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I know this may be silly but lately I've been wondering about powers of negative numbers and I came up with an ambiguous example:

$(-1)^{(\frac{22}{10})}$

I wanted to know if it was $+1$ or $-1$. My first attempt was writing it down as a root:

$\sqrt[10]{(-1)^{22}}$

Minus one to the even power is obviously plus one, then 1 to the power of $\frac{1}{10}$ is 1. Yet if we first reduce the fraction and then calculate we get a different answer:

$(-1)^{(\frac{22}{10})} = (-1)^{(\frac{11}{5})} = \sqrt[5]{(-1)^{11}}$

Even though it's (I suppose) the same situation, $(-1)^{11}$ is $-1$ and we end up with $\sqrt[5]{-1}$, a complex number. What is (or is there even) the value of $(-1)^{(\frac{22}{10})}$?

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  • $\begingroup$ You might want to take a look at this: math.stackexchange.com/questions/317528/… $\endgroup$ Apr 17, 2017 at 22:53
  • $\begingroup$ In addition to Uddeshya Singh's answer, if you want a detailed explanation as to where the equation $e^{i\pi}=-1$ comes from, check this link out. math.stackexchange.com/questions/2223267/… $\endgroup$ Apr 17, 2017 at 22:53
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    $\begingroup$ The correct result can, of course, never depend on whether you cancel fractions. With your way of calculating, I can also "prove" that $-1=1$: $-1 = (-1)^1 = (-1)^{2/2} = \sqrt{(-1)^2}=\sqrt 1 = 1$ $\endgroup$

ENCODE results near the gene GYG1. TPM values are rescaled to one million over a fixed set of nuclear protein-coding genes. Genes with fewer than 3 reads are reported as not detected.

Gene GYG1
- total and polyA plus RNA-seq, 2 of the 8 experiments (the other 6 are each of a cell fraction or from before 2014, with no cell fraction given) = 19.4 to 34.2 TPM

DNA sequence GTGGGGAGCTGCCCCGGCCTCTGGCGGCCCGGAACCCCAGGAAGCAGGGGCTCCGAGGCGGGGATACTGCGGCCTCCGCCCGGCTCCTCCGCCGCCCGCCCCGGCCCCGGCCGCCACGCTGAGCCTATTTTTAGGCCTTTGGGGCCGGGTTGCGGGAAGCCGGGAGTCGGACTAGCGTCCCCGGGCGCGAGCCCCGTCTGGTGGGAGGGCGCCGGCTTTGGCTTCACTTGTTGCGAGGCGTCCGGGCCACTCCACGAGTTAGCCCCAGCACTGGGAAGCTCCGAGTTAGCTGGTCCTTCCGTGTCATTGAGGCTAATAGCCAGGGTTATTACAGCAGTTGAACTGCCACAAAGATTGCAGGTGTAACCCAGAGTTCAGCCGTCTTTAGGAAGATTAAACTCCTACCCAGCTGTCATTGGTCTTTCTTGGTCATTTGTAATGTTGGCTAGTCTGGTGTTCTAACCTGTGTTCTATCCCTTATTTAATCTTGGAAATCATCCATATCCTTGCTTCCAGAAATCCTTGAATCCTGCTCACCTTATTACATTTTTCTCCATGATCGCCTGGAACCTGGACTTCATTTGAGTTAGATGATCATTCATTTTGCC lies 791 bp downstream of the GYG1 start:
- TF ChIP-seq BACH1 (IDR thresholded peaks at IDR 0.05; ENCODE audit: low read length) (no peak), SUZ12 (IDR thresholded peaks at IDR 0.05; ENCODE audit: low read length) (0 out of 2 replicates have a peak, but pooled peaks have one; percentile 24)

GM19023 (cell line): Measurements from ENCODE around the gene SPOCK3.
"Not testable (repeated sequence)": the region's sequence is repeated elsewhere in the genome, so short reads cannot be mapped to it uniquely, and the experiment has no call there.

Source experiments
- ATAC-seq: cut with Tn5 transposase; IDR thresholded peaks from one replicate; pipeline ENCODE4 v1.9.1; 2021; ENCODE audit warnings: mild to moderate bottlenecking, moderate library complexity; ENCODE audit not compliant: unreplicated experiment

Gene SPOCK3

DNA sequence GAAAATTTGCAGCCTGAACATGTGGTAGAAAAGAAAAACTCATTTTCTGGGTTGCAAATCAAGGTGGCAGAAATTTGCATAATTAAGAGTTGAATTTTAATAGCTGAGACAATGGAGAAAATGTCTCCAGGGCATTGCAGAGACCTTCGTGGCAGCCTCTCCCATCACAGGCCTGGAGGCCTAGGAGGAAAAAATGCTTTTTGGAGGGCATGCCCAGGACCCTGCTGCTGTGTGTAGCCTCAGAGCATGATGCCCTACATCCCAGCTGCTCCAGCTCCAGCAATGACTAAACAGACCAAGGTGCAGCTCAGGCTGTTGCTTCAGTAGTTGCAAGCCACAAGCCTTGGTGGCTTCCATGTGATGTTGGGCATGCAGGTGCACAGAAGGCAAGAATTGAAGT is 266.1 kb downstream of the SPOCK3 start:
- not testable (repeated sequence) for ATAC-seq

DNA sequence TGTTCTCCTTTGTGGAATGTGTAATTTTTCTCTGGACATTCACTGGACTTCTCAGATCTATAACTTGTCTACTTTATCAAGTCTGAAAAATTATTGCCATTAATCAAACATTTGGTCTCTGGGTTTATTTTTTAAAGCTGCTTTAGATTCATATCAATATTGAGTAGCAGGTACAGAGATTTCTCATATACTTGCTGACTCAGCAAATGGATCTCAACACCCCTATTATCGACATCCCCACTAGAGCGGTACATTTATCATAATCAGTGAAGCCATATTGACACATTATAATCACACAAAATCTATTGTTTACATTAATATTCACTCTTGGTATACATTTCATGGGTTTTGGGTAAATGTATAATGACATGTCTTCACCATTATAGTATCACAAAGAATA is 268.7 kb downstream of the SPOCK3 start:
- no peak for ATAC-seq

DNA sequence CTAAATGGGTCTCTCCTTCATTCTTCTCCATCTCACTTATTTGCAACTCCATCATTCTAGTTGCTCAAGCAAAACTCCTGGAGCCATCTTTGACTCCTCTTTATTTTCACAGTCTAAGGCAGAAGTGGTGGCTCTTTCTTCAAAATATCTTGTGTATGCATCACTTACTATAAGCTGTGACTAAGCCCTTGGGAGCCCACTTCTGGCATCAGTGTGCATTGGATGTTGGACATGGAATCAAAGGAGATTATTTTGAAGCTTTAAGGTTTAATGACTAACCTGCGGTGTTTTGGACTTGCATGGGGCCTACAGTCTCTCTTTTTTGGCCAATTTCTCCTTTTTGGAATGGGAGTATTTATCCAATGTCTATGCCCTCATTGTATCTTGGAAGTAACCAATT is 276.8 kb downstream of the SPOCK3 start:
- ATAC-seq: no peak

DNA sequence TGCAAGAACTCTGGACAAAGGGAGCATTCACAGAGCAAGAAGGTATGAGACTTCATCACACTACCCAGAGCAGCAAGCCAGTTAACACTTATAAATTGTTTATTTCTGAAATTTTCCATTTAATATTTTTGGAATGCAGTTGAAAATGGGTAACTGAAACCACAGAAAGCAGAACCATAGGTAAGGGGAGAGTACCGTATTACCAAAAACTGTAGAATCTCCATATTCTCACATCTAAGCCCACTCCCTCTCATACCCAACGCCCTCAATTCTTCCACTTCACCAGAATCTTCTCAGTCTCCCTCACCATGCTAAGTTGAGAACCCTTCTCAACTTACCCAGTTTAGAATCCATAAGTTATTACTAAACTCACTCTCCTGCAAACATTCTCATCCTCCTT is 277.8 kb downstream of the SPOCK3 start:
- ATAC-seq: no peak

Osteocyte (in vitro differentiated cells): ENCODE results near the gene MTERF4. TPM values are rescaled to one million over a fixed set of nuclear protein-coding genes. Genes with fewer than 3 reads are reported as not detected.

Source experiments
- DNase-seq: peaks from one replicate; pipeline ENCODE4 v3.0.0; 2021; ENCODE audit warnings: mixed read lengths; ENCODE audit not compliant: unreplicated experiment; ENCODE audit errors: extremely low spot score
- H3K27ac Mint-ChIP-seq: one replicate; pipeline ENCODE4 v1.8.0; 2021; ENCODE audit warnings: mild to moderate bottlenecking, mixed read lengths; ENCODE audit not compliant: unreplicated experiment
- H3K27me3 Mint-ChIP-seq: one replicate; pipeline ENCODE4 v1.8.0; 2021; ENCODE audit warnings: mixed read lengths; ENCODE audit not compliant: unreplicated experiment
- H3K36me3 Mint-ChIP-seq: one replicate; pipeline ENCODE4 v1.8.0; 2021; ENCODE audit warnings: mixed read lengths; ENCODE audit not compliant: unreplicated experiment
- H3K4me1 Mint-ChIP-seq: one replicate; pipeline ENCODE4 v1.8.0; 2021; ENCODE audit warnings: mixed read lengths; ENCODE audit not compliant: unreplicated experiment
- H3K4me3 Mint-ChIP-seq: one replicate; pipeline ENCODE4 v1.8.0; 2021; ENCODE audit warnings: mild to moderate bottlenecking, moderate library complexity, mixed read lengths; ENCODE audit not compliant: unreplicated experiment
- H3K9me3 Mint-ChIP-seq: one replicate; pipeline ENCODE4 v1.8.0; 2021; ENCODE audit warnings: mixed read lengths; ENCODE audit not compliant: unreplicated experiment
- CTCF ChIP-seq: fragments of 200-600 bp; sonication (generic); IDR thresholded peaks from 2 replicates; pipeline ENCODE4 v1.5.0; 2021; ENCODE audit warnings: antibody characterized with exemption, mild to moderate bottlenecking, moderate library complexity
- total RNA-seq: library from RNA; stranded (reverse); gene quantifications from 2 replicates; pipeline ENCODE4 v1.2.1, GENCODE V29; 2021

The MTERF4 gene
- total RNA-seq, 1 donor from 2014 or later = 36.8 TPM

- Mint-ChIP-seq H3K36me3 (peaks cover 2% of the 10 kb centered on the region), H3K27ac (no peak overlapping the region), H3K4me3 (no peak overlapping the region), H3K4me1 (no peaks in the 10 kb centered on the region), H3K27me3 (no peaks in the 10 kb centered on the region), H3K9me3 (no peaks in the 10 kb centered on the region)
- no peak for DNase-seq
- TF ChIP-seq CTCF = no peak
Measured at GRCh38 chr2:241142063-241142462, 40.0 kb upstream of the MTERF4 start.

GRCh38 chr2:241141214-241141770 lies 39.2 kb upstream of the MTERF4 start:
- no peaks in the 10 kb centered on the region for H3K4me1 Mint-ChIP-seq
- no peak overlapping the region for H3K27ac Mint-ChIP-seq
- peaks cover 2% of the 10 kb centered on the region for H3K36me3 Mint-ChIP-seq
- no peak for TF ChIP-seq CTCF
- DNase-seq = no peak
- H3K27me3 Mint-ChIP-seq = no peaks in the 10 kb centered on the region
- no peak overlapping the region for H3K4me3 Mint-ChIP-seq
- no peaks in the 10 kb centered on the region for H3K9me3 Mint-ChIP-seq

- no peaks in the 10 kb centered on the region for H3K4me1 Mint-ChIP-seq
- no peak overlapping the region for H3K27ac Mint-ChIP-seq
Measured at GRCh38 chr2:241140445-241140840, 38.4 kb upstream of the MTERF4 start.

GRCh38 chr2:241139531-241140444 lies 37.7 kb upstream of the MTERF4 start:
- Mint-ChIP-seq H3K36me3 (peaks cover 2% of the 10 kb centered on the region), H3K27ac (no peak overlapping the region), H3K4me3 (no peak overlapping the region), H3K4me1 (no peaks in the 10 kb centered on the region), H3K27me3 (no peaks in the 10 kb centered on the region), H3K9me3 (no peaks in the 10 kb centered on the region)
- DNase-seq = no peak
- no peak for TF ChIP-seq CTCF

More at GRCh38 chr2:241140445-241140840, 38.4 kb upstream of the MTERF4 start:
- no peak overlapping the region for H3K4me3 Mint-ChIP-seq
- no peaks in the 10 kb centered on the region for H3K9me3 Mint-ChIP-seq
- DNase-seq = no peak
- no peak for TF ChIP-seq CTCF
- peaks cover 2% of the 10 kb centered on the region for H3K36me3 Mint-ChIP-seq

– celtschk
    Apr 17, 2017 at 22:53

2 Answers 2

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${(a^b)}^c= a^ba^c$ is not an equation that holds for all $a,b,c$. Although that equation is true when all of $a,b,c$ are positive real numbers, as you've discovered it's not true in general.

The correct approach is generally considered to simplify the exponent and obtain the complex number, though there are actually three different ways you can think of exponents with a negative base, as discussed here.

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  • $\begingroup$ Did you mean $(a^b)^c=a^{bc}$? because $(a)^{bc}=a^b a^c$ doesn't make sense. $\endgroup$
    – Etemon
    Apr 21, 2021 at 0:21
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HINT: $$-1=e^{i \pi}$$ Now, $$(-1)^\frac{22}{10}=e^{i \pi \frac{11}{5}}=\cos\frac{11 \pi}{5}+i \sin\frac{11 \pi}{5}=-\cos\frac{2 \pi}{5}-i \sin\frac{2 \pi}{5}$$

Hope you got your answer?

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    $\begingroup$ Actually, $-1=e^{i\pi(2n+1)}, n\in\mathbb Z$. $\endgroup$
    – celtschk
    Apr 17, 2017 at 22:57
  • $\begingroup$ I got it, thank you very much! $\endgroup$
    – Virginia
    Apr 17, 2017 at 22:58
  • $\begingroup$ @The Dead Legend Isn't $\cos\frac{11 \pi}{5}+i \sin\frac{11 \pi}{5}=\cos\frac{ \pi}{5}+i \sin\frac{ \pi}{5}$? $\endgroup$
    – Etemon
    Apr 21, 2021 at 0:32

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